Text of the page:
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Facebook Ensuring Its AI System to be Equally Neutral For All

Facebook also announced that it was using AI to remove posts from its platform that involve hate speech, nudity, graphic violence, terrorist content, spam, fake accounts and suicide.

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An image showing a Facebook logo reflected in a person's eye. VOA
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Facebook wants to ensure that its Artificial Intelligence (AI) system comes across as neutral to everyone so that nobody feels discriminated against in all the things that it does – from job recommendations to removal of posts that violate the policies of the social network.

The company has built a system called Fairness Flow that can measure for potential biases for or against particular groups of people, research scientist Isabel Kloumann was quoted as saying at Facebook’s F8 developer conference on Wednesday by CNET.

“We wanted to ensure jobs recommendations weren’t biased against some groups over others,” Kloumann said.

Facebook also announced that it was using AI to remove posts from its platform that involve hate speech, nudity, graphic violence, terrorist content, spam, fake accounts and suicide.
Facebook making its AI neutral for all. Pixabay

Facebook also announced that it was using AI to remove posts from its platform that involve hate speech, nudity, graphic violence, terrorist content, spam, fake accounts and suicide.

“We view AI as a foundational technology, and we’ve made deep investments in advancing the state of the art through scientist-directed research,” Facebook said in a statement on Wednesday.

Also Read: Twitter Asked 336 Million Users to Change Password as it Has Detected a Bug

At F8, its AI research and engineering teams shared a recent breakthrough: the teams successfully trained an image recognition system on a data set of 3.5 billion publicly available photos, using the hashtags on those photos in place of human annotations.

“We’ve already been able to leverage this work in production to improve our ability to identify content that violates our policies,” the statement added.

The announcements came even as the company finds itself in the midst of increased scrutiny over its data protection practices.

On the inaugural day of the two-day developer conference, Facebook CEO Mark Zuckerberg promised more steps to stop abuse of its services. (IANS)

 

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Facebook Allows French Regulars To Oversee Hate Speech Control

France's use of embedded regulators is modeled on what happens in its banking and nuclear industries.

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A Facebook panel is seen during the Cannes Lions International Festival of Creativity, in Cannes, France. VOA

Facebook will allow French regulators to “embed” inside the company to examine how it combats online hate speech, the first time the wary tech giant has opened its doors in such a way, President Emmanuel Macron said Monday.

From January, Macron’s administration will send a small team of senior civil servants to the company for six months to verify Facebook’s goodwill and determine whether its checks on racist, sexist or hate-fueled speech could be improved.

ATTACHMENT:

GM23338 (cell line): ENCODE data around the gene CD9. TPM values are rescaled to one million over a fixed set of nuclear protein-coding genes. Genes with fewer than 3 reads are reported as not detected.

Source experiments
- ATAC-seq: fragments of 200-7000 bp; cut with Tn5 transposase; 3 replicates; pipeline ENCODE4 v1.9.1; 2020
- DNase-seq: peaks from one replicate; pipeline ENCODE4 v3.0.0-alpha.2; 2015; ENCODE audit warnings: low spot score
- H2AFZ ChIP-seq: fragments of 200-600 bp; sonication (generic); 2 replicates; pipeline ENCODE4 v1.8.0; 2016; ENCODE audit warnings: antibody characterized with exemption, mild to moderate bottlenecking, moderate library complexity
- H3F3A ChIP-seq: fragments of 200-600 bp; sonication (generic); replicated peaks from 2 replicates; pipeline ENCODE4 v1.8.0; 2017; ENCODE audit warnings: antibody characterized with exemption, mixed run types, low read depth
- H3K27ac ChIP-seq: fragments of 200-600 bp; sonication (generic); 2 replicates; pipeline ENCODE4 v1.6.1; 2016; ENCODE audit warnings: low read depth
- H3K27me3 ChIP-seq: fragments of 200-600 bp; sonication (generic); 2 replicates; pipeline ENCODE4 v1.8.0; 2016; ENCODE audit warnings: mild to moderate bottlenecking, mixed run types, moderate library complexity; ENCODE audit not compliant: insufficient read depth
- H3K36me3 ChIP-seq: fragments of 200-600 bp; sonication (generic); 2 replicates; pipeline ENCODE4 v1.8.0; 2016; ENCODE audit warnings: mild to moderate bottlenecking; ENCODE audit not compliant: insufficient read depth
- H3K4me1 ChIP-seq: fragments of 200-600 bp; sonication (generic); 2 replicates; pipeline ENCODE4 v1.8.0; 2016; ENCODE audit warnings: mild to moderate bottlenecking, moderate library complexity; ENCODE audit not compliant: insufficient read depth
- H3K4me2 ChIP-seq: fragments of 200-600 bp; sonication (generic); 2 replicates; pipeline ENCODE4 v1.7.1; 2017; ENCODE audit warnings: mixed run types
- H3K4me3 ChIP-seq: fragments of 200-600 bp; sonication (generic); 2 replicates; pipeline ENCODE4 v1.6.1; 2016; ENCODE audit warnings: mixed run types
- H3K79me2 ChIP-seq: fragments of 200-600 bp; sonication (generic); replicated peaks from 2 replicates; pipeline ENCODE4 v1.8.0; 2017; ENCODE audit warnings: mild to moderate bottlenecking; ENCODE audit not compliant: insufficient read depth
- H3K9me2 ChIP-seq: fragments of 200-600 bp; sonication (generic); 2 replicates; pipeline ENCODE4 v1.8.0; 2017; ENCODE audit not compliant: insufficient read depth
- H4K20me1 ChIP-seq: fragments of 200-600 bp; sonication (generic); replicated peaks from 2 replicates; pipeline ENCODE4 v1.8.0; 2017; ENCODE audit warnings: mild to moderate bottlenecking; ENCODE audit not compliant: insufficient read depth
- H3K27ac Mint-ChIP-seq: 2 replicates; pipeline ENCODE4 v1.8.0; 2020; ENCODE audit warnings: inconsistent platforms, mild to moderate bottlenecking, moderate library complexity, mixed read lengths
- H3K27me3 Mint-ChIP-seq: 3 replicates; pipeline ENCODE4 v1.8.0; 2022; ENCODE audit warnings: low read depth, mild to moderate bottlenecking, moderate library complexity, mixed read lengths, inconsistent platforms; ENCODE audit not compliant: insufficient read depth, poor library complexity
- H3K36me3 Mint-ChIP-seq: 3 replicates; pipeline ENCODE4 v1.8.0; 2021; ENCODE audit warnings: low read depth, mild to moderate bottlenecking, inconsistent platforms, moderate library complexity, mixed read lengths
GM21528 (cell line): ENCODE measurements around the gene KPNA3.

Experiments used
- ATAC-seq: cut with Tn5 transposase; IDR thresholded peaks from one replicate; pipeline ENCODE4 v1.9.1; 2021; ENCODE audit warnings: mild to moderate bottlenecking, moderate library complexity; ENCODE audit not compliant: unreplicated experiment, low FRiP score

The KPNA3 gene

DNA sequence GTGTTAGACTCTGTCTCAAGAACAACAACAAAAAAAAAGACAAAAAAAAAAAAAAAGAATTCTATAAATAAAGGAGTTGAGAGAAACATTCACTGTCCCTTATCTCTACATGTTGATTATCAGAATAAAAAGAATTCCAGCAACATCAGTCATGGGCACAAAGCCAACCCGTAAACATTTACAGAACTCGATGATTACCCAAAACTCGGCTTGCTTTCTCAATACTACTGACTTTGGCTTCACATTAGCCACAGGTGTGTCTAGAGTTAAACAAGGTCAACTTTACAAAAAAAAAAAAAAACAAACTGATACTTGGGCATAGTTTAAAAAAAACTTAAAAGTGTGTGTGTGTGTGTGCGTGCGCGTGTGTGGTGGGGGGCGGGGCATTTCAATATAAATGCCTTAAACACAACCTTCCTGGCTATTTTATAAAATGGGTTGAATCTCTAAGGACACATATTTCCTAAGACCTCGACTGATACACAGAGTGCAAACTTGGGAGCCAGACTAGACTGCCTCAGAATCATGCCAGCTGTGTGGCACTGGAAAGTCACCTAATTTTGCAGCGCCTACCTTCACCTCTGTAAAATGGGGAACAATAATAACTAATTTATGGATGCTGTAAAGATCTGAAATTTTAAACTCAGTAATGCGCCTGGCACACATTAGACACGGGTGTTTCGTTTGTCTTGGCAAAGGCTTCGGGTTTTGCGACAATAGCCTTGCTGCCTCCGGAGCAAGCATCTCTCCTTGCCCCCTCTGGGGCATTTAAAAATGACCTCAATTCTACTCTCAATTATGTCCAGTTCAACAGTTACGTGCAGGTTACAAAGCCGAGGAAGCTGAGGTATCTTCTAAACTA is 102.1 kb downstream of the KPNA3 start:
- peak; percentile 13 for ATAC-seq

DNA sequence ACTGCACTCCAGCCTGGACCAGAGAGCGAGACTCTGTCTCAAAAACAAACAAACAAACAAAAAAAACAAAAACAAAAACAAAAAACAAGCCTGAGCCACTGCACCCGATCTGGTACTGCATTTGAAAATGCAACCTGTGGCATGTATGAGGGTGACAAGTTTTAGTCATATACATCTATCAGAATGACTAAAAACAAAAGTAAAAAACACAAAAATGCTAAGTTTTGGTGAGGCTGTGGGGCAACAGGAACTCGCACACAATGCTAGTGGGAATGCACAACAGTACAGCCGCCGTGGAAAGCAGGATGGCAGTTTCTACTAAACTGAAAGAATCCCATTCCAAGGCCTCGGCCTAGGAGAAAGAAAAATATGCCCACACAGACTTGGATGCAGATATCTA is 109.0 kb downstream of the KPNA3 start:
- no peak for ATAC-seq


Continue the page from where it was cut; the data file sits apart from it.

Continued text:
“It’s a first,” Macron told the annual Internet Governance Forum in Paris. “I’m delighted by this very innovative experimental approach,” he said. “It’s an experiment, but a very important first step in my view.”

The trial project is an example of what Macron has called “smart regulation,” something he wants to extend to other tech leaders such as Google, Apple and Amazon.

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Facebook’s founder and CEO Mark Zuckerberg meets with French President Emmanuel Macron at the Elysee Palace after the “Tech for Good” summit, in Paris, France. VOA

The move follows a meeting with Facebook’s founder Mark Zuckerberg in May, when Macron invited the CEOs of some of the biggest tech firms to Paris, telling them they should work for the common good.

The officials may be seconded from the telecoms regulator and the interior and justice ministries, a government source said. Facebook said the selection was up to the French presidency.

It is unclear whether the group will have access to highly-sensitive material such as Facebook’s algorithms or codes to remove hate speech. It could travel to Facebook’s European headquarters in Dublin and global base in Menlo Park, California, if necessary, the company said.

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This photo shows a Facebook app icon on a smartphone in New York. VOA

“The best way to ensure that any regulation is smart and works for people is by governments, regulators and businesses working together to learn from each other and explore ideas,” Nick Clegg, the former British deputy prime minister who is now head of Facebook’s global affairs, said in a statement.

France’s approach to hate speech has contrasted sharply with Germany, Europe’s leading advocate of privacy.

Also Read: Online Hate Thriving Even After The Recent Hate Crime in The U.S.

Since January, Berlin has required sites to remove banned content within 24 hours or face fines of up to 50 million euros ($56 million). That has led to accusations of censorship.

France’s use of embedded regulators is modeled on what happens in its banking and nuclear industries.

“[Tech companies] now have the choice between something that is smart but intrusive and regulation that is wicked and plain stupid,” a French official said. (VOA)